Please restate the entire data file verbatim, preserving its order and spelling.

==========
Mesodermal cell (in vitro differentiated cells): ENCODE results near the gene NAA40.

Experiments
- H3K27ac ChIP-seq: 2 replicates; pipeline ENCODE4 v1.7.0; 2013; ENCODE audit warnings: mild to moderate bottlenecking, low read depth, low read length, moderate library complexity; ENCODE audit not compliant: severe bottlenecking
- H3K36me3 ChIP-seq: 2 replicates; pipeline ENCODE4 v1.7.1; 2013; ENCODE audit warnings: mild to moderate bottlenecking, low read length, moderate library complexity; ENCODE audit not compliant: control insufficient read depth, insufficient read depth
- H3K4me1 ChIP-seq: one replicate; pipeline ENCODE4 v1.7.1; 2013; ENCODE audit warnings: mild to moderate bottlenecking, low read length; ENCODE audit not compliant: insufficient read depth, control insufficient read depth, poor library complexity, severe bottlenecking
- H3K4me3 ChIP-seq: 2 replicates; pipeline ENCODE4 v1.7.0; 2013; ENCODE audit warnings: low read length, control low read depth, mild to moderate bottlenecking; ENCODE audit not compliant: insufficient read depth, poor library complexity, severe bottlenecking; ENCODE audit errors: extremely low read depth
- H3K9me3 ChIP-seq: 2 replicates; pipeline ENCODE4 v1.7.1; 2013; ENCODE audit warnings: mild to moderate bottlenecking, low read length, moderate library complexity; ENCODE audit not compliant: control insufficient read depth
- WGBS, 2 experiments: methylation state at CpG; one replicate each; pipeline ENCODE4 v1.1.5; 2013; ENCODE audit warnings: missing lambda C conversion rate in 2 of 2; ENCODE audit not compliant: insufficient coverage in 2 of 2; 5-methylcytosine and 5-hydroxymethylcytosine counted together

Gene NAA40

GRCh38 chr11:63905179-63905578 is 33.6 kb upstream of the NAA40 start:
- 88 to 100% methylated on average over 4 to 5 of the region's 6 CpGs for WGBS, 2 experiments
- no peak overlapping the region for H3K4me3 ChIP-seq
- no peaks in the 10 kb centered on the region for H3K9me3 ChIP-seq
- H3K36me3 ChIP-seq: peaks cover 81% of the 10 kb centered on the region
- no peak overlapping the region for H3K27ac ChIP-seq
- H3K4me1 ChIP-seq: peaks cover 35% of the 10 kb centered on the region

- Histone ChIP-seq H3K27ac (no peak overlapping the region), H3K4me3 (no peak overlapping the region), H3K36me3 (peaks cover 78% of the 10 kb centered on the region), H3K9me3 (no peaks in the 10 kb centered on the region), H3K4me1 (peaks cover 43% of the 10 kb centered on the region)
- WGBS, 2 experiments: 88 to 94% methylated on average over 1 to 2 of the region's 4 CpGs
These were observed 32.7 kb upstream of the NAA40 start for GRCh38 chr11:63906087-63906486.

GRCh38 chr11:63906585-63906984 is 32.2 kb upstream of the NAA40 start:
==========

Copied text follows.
Mesodermal cell (in vitro differentiated cells): ENCODE results near the gene NAA40.

Experiments
- H3K27ac ChIP-seq: 2 replicates; pipeline ENCODE4 v1.7.0; 2013; ENCODE audit warnings: mild to moderate bottlenecking, low read depth, low read length, moderate library complexity; ENCODE audit not compliant: severe bottlenecking
- H3K36me3 ChIP-seq: 2 replicates; pipeline ENCODE4 v1.7.1; 2013; ENCODE audit warnings: mild to moderate bottlenecking, low read length, moderate library complexity; ENCODE audit not compliant: control insufficient read depth, insufficient read depth
- H3K4me1 ChIP-seq: one replicate; pipeline ENCODE4 v1.7.1; 2013; ENCODE audit warnings: mild to moderate bottlenecking, low read length; ENCODE audit not compliant: insufficient read depth, control insufficient read depth, poor library complexity, severe bottlenecking
- H3K4me3 ChIP-seq: 2 replicates; pipeline ENCODE4 v1.7.0; 2013; ENCODE audit warnings: low read length, control low read depth, mild to moderate bottlenecking; ENCODE audit not compliant: insufficient read depth, poor library complexity, severe bottlenecking; ENCODE audit errors: extremely low read depth
- H3K9me3 ChIP-seq: 2 replicates; pipeline ENCODE4 v1.7.1; 2013; ENCODE audit warnings: mild to moderate bottlenecking, low read length, moderate library complexity; ENCODE audit not compliant: control insufficient read depth
- WGBS, 2 experiments: methylation state at CpG; one replicate each; pipeline ENCODE4 v1.1.5; 2013; ENCODE audit warnings: missing lambda C conversion rate in 2 of 2; ENCODE audit not compliant: insufficient coverage in 2 of 2; 5-methylcytosine and 5-hydroxymethylcytosine counted together

Gene NAA40

GRCh38 chr11:63905179-63905578 is 33.6 kb upstream of the NAA40 start:
- 88 to 100% methylated on average over 4 to 5 of the region's 6 CpGs for WGBS, 2 experiments
- no peak overlapping the region for H3K4me3 ChIP-seq
- no peaks in the 10 kb centered on the region for H3K9me3 ChIP-seq
- H3K36me3 ChIP-seq: peaks cover 81% of the 10 kb centered on the region
- no peak overlapping the region for H3K27ac ChIP-seq
- H3K4me1 ChIP-seq: peaks cover 35% of the 10 kb centered on the region

- Histone ChIP-seq H3K27ac (no peak overlapping the region), H3K4me3 (no peak overlapping the region), H3K36me3 (peaks cover 78% of the 10 kb centered on the region), H3K9me3 (no peaks in the 10 kb centered on the region), H3K4me1 (peaks cover 43% of the 10 kb centered on the region)
- WGBS, 2 experiments: 88 to 94% methylated on average over 1 to 2 of the region's 4 CpGs
These were observed 32.7 kb upstream of the NAA40 start for GRCh38 chr11:63906087-63906486.

GRCh38 chr11:63906585-63906984 is 32.2 kb upstream of the NAA40 start: